Tensions ran high and fights came close to breaking out on the streets outside Parliament today during a clash between diversity ralliers and members of pro-white group the National Front.
Only a handful of members of the group, which preaches that diversity equals white genocide, showed up for a planned rally today.
A group of people commemorating the land wars and the signing of the declaration of independence by Maori tribes in 1835 gathered outside Parliament planning to oppose the "lies" brought by the National Front.
Police officers showed up as members of the two groups came face to face, arguing, swearing, chanting and waving signs.
Members of the National Front stood amongst a sea of protesters, glitter flying off them in the breeze after one member of the opposing group glitterbombed then as they argued over race.
As members of the white supremacist group left the scene after about 30 minutes of arguments, hundreds of protesters followed behind them chanting "fascist scum" and "immigrants are welcome here, racists are not".
One woman followed behind calling "shame" repeatedly, in Game of Thrones fashion.
Organiser Gayaal Iddamalgoda said the protesters were promoting truth and opposing the message brought by the National Front.
"We are the ones that are promoting the truth, we don't want them to be here, they can go home."
Iddamalgoda said today's demonstration was a "declaration of Maori solidarity".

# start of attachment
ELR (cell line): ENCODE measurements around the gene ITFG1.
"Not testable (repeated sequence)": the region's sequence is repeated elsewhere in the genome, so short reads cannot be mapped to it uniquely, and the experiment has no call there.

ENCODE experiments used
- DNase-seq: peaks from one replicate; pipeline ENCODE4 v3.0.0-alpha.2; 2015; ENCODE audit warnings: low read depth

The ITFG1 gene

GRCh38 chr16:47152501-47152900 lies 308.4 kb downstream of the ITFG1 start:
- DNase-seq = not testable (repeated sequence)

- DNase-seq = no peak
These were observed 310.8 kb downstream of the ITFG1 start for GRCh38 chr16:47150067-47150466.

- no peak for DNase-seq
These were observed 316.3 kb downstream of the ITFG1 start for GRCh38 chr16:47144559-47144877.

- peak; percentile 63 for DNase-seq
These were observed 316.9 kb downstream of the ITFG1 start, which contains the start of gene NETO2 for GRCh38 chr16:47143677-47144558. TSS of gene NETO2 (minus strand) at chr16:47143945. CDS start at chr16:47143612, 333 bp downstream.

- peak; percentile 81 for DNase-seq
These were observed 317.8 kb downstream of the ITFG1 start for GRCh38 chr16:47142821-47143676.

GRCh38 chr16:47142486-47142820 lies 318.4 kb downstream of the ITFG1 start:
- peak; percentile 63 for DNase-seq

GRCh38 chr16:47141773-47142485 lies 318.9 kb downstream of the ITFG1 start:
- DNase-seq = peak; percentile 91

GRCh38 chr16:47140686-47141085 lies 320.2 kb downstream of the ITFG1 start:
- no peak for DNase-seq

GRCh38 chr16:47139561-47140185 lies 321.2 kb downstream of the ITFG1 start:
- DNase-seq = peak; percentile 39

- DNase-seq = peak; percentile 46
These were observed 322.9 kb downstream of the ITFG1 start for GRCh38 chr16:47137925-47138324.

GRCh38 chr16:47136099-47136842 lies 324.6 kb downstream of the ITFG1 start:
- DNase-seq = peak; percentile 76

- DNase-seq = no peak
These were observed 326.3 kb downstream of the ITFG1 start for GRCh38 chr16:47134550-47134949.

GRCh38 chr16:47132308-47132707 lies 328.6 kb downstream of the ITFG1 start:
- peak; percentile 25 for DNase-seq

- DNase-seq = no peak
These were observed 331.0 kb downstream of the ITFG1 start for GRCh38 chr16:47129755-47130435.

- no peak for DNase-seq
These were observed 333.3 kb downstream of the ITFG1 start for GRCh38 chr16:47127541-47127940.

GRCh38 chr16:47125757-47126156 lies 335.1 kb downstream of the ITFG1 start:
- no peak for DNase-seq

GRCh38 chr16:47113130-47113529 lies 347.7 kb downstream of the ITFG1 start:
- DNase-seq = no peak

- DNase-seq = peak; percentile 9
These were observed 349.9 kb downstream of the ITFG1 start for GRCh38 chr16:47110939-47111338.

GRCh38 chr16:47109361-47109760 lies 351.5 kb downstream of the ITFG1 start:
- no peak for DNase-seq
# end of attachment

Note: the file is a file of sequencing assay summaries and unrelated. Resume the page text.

"It's very important to send this message to these fascists that they're not welcome in public spaces. They are cowardly, they attempt to promote lies at the expense of the truth, so I think it's very important that we send a very clear message that most people in this country and in the world oppose their disgusting message."
Before National Front members arrived, protesters stood outside the gates of Parliament giving speeches.
New Zealand's first ever refugee MP, Golriz Ghahraman, spoke at the protest.
She talked about fleeing Iran as a child to seek asylum in New Zealand as political refugees.
"We arrived here in Auckland Airport and I will never forget the anxiety of feeling like we could be sent back, and then the absolute joy of being welcomed. That is my New Zealand - that is our New Zealand. Those values, the human rights, the freedom, the democracy that this country gave my family, I will fight for to the death."
Ghahraman said she felt the "urgency of that" because she had seen the world "without those things" and had dedicated her life to fighting for them.
Organiser Arama Rata voiced her disgust at having Winston Peters and the New Zealand First party in power.
"Today we must remember that New Zealand First and the Labour Party campaigned on a racist, anti-immigration platform," she said.
Rata said it was "embarrassing" a group such as the National Front "calls themselves nationalists when they are woefully ignorant of this nation's history".
It was "perverse that a group like this says that they love their country when they don't love the people in it".
Green MP Marama Davidson addressed the protesters too, welcoming them to their Parliament.
"Let me tell you, Aotearoa is founded on a long history of welcoming immigrants," she said.
"We must continue to create these safe spaces for people to come together to speak up for a world which values every single one of us."